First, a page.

I think the best strategy here, as you say, would be to create two input/two output busses. The default layout of the sidechain busses should be AudioChannelSet::disabled - the main busses should either be mono or stereo.

Then, simply forward the isBusesLayoutSupported callback to the JIT’d plug-in. However, you will still run into a problem if the current selected layout (let’s say it’s mono on the main busses) is no longer supported by the new JIT’d plug-in. There is no way for your plug-in to switch away from the no longer supported layout as there is no way for a plug-in to do this pro-actively.


whether or not I’m doing it all wrong, given the 30 different bus-related virtual methods in AudioProcessor with confusing names, where it’s very hard to fathom whether a host is supposed to call them, or a plugin is supposed to call them, or the plugin is supposed to override them and do something…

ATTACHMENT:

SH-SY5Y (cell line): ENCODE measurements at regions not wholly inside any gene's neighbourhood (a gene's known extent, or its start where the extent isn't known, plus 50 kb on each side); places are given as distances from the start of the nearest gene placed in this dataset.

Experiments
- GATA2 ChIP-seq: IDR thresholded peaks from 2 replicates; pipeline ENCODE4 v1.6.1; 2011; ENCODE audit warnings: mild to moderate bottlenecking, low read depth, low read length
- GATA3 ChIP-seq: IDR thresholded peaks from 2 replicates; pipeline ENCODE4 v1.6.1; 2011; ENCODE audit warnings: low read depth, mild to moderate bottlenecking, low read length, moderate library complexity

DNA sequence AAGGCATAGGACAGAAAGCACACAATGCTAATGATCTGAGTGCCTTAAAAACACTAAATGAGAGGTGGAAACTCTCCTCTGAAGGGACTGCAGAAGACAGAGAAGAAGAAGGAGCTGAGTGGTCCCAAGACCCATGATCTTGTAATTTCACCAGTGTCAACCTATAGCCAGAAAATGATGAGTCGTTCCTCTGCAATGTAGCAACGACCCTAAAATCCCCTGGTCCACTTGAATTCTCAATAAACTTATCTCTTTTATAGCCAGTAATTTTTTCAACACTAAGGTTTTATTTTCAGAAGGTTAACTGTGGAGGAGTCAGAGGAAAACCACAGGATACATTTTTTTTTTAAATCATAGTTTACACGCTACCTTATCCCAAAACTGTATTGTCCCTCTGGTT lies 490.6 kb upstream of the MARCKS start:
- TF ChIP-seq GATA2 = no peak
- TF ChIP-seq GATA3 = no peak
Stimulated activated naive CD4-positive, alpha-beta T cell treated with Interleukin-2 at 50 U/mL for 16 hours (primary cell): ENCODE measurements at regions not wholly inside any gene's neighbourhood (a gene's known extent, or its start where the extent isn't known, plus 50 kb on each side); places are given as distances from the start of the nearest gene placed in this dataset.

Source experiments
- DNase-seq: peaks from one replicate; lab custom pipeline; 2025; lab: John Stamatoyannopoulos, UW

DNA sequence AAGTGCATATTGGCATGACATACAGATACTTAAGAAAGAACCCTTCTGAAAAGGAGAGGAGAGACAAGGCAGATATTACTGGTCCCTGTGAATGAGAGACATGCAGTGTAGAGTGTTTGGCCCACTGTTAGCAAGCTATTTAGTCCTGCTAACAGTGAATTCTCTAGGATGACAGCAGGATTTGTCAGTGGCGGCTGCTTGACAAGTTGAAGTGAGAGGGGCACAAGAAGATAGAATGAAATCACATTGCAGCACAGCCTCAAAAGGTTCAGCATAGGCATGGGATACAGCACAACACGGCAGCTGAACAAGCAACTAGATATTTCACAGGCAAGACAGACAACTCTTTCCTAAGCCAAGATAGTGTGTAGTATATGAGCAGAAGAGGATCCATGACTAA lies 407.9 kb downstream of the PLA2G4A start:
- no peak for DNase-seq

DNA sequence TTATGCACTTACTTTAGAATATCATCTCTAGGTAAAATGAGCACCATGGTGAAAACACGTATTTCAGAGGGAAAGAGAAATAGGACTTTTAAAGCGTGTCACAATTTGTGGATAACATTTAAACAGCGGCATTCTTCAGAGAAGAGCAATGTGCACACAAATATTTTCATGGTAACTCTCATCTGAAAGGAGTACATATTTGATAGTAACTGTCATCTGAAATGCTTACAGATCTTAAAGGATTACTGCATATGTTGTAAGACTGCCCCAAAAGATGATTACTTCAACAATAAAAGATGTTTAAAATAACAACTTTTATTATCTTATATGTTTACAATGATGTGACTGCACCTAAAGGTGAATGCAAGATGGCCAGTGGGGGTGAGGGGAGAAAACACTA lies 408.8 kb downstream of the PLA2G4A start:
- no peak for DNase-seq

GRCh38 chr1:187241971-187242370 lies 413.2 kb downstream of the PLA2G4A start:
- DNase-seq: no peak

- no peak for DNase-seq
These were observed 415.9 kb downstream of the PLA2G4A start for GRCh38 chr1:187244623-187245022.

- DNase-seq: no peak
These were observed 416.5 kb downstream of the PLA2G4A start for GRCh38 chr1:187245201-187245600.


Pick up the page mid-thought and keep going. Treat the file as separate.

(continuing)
I think this is more of a problem with JUCE’s original design (touché :smile:) of having a single AudioProcessor class which is used both when hosting and when implementing a plug-in (AUv3 also does this mistake). The same problem you mention also exists for parameters or even processBlockBypassed (<- OK to override when writing a plug-in but don’t use when hosting one).

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Here is also some sample code I wrote a while back on the correct way to forward the bus layout callbacks to a wrapped plug-in. Maybe this will help you:

Thanks!

Ah… I had at the back of my mind some dim memory of a tutorial about this lurking out there somewhere - ta for the link, I’ll try to refresh my mental model of how it works!

Yeah, my approach was/is to create some default buses and override isBusesLayoutSupported, but for some reason I couldn’t get it working. Could just have been a dumb mistake in the way I was doing it, TBH - I’ll have another go. :slight_smile: